Submitted to: Australian Journal of Experimental Agriculture
Publication Type: Peer Reviewed Journal
Publication Acceptance Date: 2/1/2007
Publication Date: 8/15/2007
Citation: Gourley, C.J., Powell, J.M., Dougherty, W.J., Weaver, D.M. 2007. Nutrient budgeting as an approach for improving nutrient management on Australian dairy farms. Australian Journal of Experimental Agriculture. 47(9):1064-1074. Interpretive Summary: Nutrient budgets, or the difference between nutrients inputs, such as feed and fertilizer, and outputs, such as milk and crop, are used to make broad assessments of nutrient use and environmental performance of dairy farms. The purpose of this paper is to describe nutrient budgets and other tools that have been developed and used internationally, and assess their potential application to the Australian dairy industry.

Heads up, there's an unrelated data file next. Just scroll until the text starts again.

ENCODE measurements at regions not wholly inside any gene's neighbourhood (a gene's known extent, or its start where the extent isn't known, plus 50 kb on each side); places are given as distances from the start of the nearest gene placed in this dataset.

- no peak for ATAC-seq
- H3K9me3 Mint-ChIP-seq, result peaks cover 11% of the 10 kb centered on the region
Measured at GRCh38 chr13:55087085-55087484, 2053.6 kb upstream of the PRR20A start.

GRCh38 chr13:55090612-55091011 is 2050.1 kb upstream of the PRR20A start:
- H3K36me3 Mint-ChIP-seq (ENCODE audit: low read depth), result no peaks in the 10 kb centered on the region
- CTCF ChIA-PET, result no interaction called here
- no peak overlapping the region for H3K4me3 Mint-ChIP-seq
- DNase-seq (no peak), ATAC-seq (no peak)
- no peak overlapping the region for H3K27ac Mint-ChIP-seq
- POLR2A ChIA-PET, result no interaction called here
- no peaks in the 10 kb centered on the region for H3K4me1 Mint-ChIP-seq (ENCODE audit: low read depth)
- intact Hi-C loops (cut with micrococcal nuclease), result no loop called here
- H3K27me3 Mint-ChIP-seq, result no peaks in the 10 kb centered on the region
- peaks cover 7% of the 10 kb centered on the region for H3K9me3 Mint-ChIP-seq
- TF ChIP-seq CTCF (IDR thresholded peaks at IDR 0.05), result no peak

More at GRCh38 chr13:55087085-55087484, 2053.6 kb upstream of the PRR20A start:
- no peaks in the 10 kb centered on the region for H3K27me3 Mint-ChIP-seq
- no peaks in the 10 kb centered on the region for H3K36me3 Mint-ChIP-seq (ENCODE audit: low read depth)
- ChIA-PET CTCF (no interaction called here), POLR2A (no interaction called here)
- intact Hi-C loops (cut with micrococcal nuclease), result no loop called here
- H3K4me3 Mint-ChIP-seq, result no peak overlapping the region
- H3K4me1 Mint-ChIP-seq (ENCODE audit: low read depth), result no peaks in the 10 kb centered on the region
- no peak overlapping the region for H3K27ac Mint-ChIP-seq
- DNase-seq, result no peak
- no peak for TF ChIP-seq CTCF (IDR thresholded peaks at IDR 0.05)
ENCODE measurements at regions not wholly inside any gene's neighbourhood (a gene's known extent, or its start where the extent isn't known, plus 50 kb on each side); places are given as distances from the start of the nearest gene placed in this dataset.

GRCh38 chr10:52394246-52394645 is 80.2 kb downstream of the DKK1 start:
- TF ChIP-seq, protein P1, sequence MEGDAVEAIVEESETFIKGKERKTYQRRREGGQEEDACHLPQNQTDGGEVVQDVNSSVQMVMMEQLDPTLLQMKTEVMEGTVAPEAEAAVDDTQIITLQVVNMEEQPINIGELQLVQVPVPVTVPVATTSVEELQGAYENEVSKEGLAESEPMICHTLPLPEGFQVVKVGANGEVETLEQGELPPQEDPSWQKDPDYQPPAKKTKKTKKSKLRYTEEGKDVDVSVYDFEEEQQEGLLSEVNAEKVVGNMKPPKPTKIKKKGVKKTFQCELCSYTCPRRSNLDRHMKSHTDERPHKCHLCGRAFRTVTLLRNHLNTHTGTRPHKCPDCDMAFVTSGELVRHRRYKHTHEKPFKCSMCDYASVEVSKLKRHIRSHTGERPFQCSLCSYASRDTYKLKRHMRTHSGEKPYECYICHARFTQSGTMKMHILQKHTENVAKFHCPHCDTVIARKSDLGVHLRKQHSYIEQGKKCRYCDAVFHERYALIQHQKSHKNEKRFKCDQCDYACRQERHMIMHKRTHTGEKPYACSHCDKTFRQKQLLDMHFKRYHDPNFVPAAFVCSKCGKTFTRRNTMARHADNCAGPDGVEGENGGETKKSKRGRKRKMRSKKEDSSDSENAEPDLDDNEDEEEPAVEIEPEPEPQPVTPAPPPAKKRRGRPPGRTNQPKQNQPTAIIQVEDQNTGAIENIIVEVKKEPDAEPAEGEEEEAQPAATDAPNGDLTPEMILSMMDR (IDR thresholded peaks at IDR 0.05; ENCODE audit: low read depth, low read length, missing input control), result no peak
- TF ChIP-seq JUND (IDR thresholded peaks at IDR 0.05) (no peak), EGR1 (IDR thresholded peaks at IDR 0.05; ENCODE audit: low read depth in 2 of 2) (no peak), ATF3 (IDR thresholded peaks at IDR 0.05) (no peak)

Technical Abstract: Dairy farming in Australia continues to intensify. Increased stocking rates have resulted in increased milk production per ha, but have also required greater inputs of purchased feed and fertiliser. The imbalance between nutrient inputs, primarily as feed and fertiliser, and nutrient outputs, in milk and livestock, has resulted in significant nutrient accumulation on dairy farms and consequently greater risk of nutrient loss to the environment. Nutrient budgeting is a technique used to quantify or predict nutrient deficits or surpluses, either at a whole-farm or field scale, in an attempt to improve nutrient use efficiency and reduce nutrient losses from agriculture. A broad range of nutrient budgeting approaches are used internationally, and depending on their purpose, they vary from the very simple to the very complex. Nutrient budgeting has been widely used to assist on-farm nutrient management decisions, in research to identify major nutrient pools, transformations and losses, to enable farmers to access cost-sharing support from governments, and in some countries as a major regulatory tool. The changing nature of Australian dairy operations, the increasing societal pressure on the farming community to reduce nutrient losses to water and air, and the need to provide evidence that farm practises are meeting environmental standards, justifies the need for improved nutrient management practices on Australian dairy farms. This paper describes different types of nutrient budgeting approaches used internationally, and assesses the benefits of developing a practical, scientifically rigorous and nationally standardised nutrient budgeting approach for the Australian dairy industry.